Our second project was providing peer-review information alongside every online publication. This tells readers which type of peer review the article underwent; the number of revisions before publication; and whether it was checked for originality. Publishing the peer-review information alongside a paper adds transparency to the process and increases readers’ confidence in published research. 

We were among the first publishers to introduce this, responding to a demand for increased transparency within the community. When we surveyed more than 11,500 researchers, a clear majority told us they wanted to know if a paper they were reading had been peer-reviewed.

The third approach we trialled is transparent peer review (TPR), which we introduced with the help of Publons on the journals JPhys Materials, Journal of Neural Engineering and Environmental Research Letters in 2019.  

TPR is very different from double-blind peer review. It shows the complete peer-review process from initial review to final decision, and has gained popularity with authors, reviewers and editors recently. 

It builds upon the principles of providing peer-review information with a published paper but adds some significant other elements. It shows readers a full peer-review history, including reviewer reports, editors’ decision letters and authors’ responses. Each element has its own DOI to help readers reference and cite the peer review content. Reviewers can choose to sign their reports or remain anonymous. 

Each of these new approaches taught us something.

On double-blind peer review, around a quarter of authors submitting to the pilot journals chose the double-blind option. When we surveyed those who chose double-blind, 95 per cent of respondents rated their experience of the double-blind process as eight out of 10 or higher. Meanwhile, 85 per cent said they chose double-blind because they considered it the fairest system of peer review.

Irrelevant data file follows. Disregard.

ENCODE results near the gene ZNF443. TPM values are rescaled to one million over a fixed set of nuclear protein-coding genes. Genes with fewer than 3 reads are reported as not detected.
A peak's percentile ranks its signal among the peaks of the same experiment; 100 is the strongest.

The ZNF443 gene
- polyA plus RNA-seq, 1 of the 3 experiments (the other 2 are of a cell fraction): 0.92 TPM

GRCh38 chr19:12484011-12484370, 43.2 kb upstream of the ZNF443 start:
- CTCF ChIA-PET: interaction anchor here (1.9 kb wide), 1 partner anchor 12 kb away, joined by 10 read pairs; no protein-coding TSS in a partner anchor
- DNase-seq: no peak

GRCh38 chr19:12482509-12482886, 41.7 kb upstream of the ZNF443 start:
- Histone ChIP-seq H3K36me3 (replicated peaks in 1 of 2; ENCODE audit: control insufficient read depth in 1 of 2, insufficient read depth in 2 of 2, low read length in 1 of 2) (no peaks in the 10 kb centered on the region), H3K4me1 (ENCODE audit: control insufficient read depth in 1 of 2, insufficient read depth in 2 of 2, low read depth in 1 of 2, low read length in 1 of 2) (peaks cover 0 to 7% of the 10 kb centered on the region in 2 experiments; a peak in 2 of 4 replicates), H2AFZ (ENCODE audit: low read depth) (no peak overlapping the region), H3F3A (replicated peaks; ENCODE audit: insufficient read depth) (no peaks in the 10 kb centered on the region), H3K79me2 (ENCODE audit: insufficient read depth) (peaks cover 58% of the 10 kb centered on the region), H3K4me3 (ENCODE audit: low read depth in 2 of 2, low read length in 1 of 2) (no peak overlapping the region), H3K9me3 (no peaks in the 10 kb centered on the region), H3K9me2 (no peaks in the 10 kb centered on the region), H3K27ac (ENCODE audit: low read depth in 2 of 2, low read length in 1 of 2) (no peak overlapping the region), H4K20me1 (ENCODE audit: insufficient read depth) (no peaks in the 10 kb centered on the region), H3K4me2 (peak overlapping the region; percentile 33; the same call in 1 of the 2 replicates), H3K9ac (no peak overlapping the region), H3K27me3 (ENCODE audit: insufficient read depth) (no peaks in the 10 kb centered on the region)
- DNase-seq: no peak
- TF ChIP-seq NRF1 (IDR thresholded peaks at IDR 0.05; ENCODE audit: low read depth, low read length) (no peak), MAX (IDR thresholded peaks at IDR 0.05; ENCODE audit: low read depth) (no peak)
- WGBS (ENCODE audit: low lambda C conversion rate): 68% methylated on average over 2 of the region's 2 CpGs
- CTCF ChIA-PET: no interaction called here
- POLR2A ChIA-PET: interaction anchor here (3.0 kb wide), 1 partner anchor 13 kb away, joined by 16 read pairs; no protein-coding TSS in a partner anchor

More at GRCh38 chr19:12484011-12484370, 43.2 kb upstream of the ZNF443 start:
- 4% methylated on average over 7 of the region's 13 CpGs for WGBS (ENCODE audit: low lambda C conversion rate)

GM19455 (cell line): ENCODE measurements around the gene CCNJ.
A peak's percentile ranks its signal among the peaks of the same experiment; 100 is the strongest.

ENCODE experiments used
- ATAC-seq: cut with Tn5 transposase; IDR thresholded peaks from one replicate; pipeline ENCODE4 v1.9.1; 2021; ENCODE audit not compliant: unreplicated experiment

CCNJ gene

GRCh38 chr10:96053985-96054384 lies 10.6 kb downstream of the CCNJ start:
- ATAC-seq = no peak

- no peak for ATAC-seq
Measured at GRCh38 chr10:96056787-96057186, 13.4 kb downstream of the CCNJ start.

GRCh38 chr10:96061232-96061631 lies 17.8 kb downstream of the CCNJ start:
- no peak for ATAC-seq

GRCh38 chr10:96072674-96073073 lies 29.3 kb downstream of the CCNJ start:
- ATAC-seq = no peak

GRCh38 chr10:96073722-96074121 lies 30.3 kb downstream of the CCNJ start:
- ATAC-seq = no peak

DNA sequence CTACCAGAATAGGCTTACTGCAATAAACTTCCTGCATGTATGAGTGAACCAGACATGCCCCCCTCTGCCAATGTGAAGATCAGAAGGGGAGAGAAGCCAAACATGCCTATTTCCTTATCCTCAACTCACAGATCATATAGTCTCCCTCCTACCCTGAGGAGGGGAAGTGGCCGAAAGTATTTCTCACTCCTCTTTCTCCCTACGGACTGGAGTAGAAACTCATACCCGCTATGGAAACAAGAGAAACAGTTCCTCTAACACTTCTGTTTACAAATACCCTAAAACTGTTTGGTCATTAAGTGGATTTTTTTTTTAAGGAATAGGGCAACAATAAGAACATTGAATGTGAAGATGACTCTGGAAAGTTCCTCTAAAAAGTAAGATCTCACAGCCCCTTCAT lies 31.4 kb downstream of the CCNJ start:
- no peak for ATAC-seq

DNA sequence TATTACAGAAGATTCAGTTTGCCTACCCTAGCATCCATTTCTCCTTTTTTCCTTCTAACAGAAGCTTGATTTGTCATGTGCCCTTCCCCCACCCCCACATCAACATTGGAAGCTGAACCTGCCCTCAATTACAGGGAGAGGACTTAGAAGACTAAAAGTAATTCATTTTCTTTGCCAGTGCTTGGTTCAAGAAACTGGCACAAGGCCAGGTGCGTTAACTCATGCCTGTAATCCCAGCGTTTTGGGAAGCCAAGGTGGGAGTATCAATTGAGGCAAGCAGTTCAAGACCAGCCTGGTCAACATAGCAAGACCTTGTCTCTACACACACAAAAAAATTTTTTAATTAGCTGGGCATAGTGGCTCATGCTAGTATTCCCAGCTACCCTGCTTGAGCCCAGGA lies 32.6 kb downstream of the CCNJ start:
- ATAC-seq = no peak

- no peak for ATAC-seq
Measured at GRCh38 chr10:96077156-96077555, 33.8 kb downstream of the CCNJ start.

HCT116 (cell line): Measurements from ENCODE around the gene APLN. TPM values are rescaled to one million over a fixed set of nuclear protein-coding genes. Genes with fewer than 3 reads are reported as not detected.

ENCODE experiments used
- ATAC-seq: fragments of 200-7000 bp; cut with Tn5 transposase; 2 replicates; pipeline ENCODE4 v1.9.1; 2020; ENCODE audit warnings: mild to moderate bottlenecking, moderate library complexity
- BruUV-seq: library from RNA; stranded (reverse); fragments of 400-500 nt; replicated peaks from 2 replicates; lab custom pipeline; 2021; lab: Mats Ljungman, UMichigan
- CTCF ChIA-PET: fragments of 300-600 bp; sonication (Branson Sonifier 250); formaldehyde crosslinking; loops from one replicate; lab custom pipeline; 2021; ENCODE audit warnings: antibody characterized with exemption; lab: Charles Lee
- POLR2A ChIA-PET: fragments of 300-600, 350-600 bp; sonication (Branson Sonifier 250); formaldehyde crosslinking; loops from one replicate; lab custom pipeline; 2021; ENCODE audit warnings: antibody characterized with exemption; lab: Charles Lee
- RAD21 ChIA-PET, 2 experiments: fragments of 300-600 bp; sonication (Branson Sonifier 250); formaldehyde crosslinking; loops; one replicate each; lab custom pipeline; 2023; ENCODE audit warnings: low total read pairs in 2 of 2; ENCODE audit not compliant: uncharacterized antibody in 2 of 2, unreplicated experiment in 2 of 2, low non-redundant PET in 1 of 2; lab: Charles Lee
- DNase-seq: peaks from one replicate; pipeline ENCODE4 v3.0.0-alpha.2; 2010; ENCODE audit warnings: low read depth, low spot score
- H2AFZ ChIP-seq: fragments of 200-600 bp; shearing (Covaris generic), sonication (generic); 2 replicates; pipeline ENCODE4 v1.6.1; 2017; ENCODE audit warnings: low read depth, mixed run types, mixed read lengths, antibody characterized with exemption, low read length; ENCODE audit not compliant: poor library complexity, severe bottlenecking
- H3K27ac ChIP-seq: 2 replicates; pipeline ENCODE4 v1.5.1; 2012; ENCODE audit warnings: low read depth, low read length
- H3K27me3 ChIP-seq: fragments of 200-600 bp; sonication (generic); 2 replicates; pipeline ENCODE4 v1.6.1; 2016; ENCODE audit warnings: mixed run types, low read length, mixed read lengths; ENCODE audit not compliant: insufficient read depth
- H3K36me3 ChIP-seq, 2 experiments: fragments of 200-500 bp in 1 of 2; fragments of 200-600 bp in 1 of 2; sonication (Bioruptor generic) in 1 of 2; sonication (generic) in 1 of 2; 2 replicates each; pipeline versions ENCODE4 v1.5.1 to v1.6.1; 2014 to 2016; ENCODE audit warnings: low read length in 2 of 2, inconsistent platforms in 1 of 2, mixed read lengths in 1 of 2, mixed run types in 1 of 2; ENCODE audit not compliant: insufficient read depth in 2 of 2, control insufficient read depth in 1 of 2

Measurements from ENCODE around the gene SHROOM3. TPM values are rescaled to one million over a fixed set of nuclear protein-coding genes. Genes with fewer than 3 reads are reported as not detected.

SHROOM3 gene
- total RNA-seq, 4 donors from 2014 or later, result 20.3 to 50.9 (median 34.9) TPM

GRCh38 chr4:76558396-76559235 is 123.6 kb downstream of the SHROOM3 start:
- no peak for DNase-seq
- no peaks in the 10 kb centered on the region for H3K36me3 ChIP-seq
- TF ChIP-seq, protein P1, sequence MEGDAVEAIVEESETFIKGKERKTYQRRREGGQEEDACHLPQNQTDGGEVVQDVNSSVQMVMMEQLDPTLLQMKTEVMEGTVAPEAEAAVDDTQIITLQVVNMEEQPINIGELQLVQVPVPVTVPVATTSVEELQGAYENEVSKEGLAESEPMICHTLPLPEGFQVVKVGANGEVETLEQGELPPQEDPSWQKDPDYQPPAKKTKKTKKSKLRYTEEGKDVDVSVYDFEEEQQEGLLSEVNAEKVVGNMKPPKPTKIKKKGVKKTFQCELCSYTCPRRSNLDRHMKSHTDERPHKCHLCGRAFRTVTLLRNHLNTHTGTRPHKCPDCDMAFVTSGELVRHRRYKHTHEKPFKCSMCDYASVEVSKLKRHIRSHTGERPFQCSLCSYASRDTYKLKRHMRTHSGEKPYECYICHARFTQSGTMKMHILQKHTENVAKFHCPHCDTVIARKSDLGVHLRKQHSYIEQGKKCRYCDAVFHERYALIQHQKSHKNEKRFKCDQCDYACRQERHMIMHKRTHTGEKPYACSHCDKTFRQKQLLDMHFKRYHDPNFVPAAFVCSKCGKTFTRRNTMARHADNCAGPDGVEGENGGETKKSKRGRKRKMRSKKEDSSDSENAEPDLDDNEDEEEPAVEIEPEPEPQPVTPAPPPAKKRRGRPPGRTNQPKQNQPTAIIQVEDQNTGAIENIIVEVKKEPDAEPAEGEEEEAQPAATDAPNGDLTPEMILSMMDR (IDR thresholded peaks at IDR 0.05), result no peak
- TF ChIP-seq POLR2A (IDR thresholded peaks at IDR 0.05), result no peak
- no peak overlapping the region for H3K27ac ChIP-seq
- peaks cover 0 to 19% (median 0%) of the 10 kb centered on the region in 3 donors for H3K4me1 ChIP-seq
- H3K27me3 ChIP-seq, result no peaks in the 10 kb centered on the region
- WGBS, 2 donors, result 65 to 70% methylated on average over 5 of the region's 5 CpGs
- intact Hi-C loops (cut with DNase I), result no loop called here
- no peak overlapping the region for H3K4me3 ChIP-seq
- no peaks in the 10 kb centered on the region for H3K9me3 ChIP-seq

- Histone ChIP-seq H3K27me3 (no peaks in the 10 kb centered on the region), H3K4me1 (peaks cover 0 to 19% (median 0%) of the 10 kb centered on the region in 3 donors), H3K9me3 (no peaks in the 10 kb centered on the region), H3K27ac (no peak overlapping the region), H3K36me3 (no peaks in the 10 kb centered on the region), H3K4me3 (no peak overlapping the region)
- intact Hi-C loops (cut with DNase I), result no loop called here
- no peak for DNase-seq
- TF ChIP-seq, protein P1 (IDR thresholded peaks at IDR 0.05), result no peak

It’s early days for our TPR pilot, but so far more than 55 per cent of authors chose TPR when submitting, and more than 40 per cent of reviewers opted in. (In our pilot, authors and reviewers must both opt-in for the peer review history to be displayed with the published article.) 

We think that transparency may increase the quality of the peer-review process and could aid teaching of best practice in peer review.

However, our work on peer review goes beyond trialling different models. We are also investing in how we manage it, with two new staff roles dedicated to supporting quality peer review.

Our research integrity and inclusion manager works with our author and reviewer communities on ethics, diversity and inclusion. They lead our efforts to increase the diversity of our reviewers, and head our in-house Diversity and Inclusion Publishing Group, as well as our separate Ethics Panel.

Meanwhile, our reviewer engagement manager focuses on our reviewer training programme, working closely with early career researchers to guide and support them throughout their reviewing career.

We are encouraged by the response to our projects so far. We will keep innovating and experimenting with our approaches to peer review, continually learning and improving what we offer to the scientific community.